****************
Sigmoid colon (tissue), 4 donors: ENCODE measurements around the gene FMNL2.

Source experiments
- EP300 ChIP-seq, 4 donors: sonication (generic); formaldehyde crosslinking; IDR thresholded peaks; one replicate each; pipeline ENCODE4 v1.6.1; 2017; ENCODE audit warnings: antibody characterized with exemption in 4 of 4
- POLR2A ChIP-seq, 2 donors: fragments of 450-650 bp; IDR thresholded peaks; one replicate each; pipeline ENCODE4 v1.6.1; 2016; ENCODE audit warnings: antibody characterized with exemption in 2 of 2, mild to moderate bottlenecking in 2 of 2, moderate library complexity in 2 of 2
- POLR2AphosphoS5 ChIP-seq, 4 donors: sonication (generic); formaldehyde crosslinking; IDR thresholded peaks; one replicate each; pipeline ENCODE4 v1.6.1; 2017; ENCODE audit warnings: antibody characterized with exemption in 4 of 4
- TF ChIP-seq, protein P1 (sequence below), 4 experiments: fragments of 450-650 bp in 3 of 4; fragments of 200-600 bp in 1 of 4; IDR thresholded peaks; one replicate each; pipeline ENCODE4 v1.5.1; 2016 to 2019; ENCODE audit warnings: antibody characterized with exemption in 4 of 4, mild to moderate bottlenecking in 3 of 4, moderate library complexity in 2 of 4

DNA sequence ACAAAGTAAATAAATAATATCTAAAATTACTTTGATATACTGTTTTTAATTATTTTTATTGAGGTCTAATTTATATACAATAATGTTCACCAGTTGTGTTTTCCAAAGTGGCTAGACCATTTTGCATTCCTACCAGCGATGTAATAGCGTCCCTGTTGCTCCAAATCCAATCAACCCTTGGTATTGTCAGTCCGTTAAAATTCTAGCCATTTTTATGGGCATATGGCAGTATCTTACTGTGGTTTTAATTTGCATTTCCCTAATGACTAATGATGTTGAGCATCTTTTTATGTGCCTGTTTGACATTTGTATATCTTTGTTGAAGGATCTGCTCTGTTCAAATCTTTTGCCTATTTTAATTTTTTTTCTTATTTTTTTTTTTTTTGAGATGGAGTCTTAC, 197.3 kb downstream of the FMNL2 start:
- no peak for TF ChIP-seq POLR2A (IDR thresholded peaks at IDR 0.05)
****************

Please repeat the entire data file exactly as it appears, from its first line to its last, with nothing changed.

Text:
Sigmoid colon (tissue), 4 donors: ENCODE measurements around the gene FMNL2.

Source experiments
- EP300 ChIP-seq, 4 donors: sonication (generic); formaldehyde crosslinking; IDR thresholded peaks; one replicate each; pipeline ENCODE4 v1.6.1; 2017; ENCODE audit warnings: antibody characterized with exemption in 4 of 4
- POLR2A ChIP-seq, 2 donors: fragments of 450-650 bp; IDR thresholded peaks; one replicate each; pipeline ENCODE4 v1.6.1; 2016; ENCODE audit warnings: antibody characterized with exemption in 2 of 2, mild to moderate bottlenecking in 2 of 2, moderate library complexity in 2 of 2
- POLR2AphosphoS5 ChIP-seq, 4 donors: sonication (generic); formaldehyde crosslinking; IDR thresholded peaks; one replicate each; pipeline ENCODE4 v1.6.1; 2017; ENCODE audit warnings: antibody characterized with exemption in 4 of 4
- TF ChIP-seq, protein P1 (sequence below), 4 experiments: fragments of 450-650 bp in 3 of 4; fragments of 200-600 bp in 1 of 4; IDR thresholded peaks; one replicate each; pipeline ENCODE4 v1.5.1; 2016 to 2019; ENCODE audit warnings: antibody characterized with exemption in 4 of 4, mild to moderate bottlenecking in 3 of 4, moderate library complexity in 2 of 4

DNA sequence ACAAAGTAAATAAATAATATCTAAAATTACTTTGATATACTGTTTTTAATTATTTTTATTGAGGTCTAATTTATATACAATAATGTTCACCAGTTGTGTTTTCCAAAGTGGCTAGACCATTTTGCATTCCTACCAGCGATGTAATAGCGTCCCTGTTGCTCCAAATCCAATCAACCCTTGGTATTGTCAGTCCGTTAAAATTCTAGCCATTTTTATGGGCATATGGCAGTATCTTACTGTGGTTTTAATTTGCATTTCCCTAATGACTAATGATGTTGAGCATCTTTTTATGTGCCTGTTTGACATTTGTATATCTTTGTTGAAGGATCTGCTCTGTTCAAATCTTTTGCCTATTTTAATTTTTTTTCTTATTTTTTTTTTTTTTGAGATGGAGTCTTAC, 197.3 kb downstream of the FMNL2 start:
- no peak for TF ChIP-seq POLR2A (IDR thresholded peaks at IDR 0.05)